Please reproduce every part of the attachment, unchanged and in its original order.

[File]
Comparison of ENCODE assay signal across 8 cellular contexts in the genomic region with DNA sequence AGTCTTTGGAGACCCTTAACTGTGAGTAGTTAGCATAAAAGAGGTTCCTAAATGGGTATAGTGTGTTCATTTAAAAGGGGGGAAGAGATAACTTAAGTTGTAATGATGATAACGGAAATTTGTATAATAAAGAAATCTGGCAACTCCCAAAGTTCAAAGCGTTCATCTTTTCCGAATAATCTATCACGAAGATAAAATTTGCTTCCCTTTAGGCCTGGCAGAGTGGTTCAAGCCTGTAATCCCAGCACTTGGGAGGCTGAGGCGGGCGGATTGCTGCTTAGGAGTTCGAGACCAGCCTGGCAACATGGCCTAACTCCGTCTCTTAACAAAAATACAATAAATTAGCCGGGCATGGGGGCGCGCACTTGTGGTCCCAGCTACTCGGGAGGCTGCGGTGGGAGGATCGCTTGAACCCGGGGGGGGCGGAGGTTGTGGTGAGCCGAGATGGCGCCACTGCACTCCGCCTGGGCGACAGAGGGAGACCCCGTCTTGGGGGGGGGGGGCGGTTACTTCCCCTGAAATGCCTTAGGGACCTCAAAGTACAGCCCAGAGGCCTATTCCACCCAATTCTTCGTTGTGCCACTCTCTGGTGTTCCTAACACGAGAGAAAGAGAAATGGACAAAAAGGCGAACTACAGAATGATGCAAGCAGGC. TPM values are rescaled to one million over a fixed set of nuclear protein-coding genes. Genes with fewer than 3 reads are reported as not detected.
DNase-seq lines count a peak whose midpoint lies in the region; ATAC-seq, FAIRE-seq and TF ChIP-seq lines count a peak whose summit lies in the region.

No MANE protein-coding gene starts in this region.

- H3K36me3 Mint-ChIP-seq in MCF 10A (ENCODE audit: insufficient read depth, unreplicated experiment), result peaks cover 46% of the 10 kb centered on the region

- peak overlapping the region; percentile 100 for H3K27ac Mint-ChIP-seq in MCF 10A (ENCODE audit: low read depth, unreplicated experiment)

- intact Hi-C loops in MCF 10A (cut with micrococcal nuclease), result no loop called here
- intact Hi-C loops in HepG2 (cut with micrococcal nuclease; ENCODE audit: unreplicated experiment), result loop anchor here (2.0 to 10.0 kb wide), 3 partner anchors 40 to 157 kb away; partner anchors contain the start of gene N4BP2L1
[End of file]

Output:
Comparison of ENCODE assay signal across 8 cellular contexts in the genomic region with DNA sequence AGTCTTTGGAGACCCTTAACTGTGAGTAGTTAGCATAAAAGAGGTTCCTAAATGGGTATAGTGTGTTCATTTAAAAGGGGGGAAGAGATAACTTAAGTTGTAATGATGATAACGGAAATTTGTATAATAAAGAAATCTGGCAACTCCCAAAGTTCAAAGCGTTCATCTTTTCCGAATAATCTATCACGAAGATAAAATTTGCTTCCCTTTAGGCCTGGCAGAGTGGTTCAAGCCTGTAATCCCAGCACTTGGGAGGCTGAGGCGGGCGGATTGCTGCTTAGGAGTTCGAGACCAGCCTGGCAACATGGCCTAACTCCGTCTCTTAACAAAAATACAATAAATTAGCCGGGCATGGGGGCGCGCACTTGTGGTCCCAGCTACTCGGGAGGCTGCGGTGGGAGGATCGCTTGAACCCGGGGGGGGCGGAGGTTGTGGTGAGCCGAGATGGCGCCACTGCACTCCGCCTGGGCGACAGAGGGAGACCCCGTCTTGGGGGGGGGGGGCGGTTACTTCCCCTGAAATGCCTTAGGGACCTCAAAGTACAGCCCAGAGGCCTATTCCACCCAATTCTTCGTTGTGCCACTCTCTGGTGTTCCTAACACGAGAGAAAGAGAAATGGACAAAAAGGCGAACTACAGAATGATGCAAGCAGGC. TPM values are rescaled to one million over a fixed set of nuclear protein-coding genes. Genes with fewer than 3 reads are reported as not detected.
DNase-seq lines count a peak whose midpoint lies in the region; ATAC-seq, FAIRE-seq and TF ChIP-seq lines count a peak whose summit lies in the region.

No MANE protein-coding gene starts in this region.

- H3K36me3 Mint-ChIP-seq in MCF 10A (ENCODE audit: insufficient read depth, unreplicated experiment), result peaks cover 46% of the 10 kb centered on the region

- peak overlapping the region; percentile 100 for H3K27ac Mint-ChIP-seq in MCF 10A (ENCODE audit: low read depth, unreplicated experiment)

- intact Hi-C loops in MCF 10A (cut with micrococcal nuclease), result no loop called here
- intact Hi-C loops in HepG2 (cut with micrococcal nuclease; ENCODE audit: unreplicated experiment), result loop anchor here (2.0 to 10.0 kb wide), 3 partner anchors 40 to 157 kb away; partner anchors contain the start of gene N4BP2L1